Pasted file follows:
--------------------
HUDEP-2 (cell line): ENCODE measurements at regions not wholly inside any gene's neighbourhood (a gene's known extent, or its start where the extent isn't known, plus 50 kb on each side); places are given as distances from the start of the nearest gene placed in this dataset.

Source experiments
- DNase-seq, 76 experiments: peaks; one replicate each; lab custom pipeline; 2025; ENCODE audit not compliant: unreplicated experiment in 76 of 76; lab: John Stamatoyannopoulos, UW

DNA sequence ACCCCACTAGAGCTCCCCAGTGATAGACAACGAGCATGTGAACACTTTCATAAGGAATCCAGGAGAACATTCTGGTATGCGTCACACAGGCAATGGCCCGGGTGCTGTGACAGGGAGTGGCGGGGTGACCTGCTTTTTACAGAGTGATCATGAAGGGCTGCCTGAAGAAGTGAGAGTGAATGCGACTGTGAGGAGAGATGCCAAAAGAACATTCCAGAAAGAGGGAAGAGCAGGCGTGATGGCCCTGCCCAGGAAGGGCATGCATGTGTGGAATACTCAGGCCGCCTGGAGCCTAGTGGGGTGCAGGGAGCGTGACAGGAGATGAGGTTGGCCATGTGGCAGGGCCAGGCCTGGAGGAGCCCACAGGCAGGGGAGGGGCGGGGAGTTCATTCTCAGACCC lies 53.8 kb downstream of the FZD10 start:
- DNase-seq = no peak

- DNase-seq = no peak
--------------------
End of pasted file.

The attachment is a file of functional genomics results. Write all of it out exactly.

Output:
HUDEP-2 (cell line): ENCODE measurements at regions not wholly inside any gene's neighbourhood (a gene's known extent, or its start where the extent isn't known, plus 50 kb on each side); places are given as distances from the start of the nearest gene placed in this dataset.

Source experiments
- DNase-seq, 76 experiments: peaks; one replicate each; lab custom pipeline; 2025; ENCODE audit not compliant: unreplicated experiment in 76 of 76; lab: John Stamatoyannopoulos, UW

DNA sequence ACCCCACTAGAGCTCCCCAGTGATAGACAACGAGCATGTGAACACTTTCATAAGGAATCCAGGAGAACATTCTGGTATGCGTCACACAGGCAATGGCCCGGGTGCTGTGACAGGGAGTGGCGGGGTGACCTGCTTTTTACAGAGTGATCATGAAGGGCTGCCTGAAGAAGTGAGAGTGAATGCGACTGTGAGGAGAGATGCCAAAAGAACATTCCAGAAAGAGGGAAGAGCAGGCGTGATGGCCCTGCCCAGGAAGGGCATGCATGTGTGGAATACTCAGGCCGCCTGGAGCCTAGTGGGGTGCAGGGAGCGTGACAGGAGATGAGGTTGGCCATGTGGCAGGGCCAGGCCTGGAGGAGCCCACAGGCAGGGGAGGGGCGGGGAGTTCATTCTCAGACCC lies 53.8 kb downstream of the FZD10 start:
- DNase-seq = no peak

- DNase-seq = no peak